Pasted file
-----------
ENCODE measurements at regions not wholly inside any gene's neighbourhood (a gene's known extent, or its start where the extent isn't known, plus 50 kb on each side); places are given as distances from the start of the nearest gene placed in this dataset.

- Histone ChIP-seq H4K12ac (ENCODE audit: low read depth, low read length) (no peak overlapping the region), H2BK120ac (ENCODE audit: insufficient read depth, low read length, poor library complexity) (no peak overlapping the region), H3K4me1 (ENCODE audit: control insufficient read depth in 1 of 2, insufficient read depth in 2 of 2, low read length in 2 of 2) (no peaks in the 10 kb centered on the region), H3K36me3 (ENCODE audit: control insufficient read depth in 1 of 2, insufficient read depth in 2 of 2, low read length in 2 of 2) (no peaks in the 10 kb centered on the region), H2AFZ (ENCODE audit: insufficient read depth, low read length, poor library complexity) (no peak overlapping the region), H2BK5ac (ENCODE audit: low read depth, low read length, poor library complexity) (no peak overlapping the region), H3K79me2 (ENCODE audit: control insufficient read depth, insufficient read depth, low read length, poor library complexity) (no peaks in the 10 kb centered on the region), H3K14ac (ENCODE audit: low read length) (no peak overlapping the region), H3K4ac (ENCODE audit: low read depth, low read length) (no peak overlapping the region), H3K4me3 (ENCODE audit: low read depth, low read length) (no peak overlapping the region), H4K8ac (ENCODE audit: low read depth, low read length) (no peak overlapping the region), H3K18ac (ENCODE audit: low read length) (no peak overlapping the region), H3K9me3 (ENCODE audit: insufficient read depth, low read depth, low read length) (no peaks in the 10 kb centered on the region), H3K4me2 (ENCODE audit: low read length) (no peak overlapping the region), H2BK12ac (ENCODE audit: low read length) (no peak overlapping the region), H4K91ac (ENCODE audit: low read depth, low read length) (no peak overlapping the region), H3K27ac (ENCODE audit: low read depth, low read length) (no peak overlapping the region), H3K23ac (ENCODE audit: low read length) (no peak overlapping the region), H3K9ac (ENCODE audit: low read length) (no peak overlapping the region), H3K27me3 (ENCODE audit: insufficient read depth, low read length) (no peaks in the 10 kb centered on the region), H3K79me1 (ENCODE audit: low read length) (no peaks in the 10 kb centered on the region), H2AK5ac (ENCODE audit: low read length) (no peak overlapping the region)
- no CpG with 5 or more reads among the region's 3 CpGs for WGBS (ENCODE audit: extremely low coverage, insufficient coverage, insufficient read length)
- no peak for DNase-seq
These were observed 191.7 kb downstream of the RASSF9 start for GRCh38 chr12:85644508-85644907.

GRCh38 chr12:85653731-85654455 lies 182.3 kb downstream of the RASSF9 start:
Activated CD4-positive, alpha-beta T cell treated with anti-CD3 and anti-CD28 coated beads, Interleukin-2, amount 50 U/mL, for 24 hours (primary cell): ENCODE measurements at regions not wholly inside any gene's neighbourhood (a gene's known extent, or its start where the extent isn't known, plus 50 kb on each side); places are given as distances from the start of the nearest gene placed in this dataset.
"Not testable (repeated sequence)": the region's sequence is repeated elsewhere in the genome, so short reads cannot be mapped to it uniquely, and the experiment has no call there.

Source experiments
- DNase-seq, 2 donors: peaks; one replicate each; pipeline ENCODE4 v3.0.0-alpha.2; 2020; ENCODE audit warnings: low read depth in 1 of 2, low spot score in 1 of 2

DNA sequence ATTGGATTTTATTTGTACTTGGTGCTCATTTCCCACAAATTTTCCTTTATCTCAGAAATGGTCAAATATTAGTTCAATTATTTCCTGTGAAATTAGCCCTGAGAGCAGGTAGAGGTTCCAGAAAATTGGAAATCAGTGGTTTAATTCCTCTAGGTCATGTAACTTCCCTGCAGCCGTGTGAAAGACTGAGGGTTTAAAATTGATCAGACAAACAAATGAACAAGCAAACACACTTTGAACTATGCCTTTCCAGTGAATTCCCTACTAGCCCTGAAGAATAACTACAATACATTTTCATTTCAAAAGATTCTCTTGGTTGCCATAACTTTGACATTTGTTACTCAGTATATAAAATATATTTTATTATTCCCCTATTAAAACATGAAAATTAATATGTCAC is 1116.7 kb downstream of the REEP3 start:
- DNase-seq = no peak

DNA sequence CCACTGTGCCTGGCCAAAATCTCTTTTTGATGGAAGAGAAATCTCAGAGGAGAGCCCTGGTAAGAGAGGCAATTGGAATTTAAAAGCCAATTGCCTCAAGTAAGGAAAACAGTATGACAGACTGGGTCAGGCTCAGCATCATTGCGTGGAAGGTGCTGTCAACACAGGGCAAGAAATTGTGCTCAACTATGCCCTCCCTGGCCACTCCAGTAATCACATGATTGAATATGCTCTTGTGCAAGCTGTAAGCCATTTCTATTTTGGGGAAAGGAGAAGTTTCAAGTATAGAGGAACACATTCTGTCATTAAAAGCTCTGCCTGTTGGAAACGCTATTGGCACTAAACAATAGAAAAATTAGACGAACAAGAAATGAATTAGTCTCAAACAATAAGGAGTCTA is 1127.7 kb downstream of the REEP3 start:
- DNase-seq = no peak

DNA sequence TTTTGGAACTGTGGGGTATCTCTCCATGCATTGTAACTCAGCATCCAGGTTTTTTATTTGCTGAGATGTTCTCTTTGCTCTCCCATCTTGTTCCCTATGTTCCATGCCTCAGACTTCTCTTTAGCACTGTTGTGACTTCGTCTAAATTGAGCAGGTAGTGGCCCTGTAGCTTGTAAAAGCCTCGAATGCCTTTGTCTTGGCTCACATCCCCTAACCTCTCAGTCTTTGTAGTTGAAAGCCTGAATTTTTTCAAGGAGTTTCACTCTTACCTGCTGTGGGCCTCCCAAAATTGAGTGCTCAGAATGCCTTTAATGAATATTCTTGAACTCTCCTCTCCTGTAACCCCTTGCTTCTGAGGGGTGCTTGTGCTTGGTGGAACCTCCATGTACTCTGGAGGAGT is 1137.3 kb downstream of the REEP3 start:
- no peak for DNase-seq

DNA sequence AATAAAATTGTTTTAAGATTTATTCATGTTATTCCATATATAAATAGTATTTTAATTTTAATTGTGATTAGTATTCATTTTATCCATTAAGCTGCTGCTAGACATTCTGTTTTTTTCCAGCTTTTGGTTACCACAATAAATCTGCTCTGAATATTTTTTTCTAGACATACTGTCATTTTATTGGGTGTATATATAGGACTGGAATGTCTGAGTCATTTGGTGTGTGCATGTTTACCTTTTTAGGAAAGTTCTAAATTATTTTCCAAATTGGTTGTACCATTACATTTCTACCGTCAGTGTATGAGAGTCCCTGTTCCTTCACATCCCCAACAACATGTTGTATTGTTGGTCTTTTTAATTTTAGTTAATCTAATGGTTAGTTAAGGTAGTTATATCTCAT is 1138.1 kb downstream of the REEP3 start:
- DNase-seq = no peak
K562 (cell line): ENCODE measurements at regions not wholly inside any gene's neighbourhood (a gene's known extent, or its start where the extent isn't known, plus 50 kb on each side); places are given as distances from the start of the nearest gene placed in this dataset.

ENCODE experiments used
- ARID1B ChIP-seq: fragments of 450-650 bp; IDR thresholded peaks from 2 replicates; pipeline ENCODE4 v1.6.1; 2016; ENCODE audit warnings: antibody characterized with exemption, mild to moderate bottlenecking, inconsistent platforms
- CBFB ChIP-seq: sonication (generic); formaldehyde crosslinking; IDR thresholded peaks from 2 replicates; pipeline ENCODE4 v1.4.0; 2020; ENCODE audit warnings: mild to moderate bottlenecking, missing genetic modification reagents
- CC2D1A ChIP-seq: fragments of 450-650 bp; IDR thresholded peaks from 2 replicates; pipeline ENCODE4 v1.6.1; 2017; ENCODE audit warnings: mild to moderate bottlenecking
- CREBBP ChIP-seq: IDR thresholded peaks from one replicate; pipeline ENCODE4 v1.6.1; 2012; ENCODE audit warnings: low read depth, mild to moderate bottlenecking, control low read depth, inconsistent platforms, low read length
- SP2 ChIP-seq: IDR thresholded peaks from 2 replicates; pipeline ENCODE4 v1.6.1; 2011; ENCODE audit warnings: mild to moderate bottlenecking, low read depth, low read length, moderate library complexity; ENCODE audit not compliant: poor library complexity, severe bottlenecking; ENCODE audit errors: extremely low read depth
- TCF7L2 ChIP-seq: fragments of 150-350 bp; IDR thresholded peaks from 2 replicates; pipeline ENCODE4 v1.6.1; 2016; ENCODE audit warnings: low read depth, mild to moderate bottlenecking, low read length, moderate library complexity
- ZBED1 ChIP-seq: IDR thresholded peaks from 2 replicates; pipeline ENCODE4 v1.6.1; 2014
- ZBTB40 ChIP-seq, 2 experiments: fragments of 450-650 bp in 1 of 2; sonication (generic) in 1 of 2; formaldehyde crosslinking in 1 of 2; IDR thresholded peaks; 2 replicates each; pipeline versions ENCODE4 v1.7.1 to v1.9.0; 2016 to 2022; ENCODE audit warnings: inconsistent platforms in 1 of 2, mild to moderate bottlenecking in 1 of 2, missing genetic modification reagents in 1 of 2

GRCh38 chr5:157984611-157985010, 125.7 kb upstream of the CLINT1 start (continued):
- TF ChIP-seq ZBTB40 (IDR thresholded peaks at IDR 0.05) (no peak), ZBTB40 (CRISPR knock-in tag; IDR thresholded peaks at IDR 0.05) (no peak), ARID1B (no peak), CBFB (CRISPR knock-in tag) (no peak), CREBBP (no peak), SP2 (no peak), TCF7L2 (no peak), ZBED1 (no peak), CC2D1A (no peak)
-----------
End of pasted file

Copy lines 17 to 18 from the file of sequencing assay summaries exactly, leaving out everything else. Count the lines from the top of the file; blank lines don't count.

DNA sequence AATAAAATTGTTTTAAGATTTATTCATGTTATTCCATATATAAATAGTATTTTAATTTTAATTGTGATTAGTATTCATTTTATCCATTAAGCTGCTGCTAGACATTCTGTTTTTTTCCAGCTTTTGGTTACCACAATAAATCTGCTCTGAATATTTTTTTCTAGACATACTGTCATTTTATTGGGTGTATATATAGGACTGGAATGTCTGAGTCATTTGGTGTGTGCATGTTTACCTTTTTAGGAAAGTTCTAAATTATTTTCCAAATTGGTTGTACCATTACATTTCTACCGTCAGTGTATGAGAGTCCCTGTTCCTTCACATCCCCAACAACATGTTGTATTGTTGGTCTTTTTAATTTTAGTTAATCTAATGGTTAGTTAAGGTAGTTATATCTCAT is 1138.1 kb downstream of the REEP3 start:
- DNase-seq = no peak